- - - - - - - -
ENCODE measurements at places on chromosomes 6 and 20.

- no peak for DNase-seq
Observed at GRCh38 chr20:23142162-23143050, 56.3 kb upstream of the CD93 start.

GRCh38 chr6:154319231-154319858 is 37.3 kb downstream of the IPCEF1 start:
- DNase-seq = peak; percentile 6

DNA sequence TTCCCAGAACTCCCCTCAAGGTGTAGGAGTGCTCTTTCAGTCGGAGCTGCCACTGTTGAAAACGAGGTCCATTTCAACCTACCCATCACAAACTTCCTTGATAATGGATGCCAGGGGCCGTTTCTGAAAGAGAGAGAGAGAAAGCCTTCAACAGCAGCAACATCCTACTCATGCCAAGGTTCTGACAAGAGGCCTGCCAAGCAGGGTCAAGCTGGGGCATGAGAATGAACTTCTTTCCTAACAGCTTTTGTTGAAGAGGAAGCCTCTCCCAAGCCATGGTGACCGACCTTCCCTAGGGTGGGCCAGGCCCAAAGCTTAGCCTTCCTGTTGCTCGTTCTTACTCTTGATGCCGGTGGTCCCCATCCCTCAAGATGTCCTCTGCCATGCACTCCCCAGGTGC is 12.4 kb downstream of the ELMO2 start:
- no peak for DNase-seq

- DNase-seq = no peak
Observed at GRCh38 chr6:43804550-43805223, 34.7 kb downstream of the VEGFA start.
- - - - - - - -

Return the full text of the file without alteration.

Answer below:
ENCODE measurements at places on chromosomes 6 and 20.

- no peak for DNase-seq
Observed at GRCh38 chr20:23142162-23143050, 56.3 kb upstream of the CD93 start.

GRCh38 chr6:154319231-154319858 is 37.3 kb downstream of the IPCEF1 start:
- DNase-seq = peak; percentile 6

DNA sequence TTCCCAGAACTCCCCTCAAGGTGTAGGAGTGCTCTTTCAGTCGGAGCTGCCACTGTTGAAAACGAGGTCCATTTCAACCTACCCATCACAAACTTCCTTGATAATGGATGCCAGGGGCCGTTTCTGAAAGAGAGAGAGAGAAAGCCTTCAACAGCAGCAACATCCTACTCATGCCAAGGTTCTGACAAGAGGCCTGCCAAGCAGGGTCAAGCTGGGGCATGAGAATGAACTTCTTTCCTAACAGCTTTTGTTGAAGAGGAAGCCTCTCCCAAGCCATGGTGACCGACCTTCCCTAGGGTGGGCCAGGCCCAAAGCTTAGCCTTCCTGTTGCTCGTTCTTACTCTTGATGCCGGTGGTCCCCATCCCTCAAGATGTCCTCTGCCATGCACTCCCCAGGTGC is 12.4 kb downstream of the ELMO2 start:
- no peak for DNase-seq

- DNase-seq = no peak
Observed at GRCh38 chr6:43804550-43805223, 34.7 kb downstream of the VEGFA start.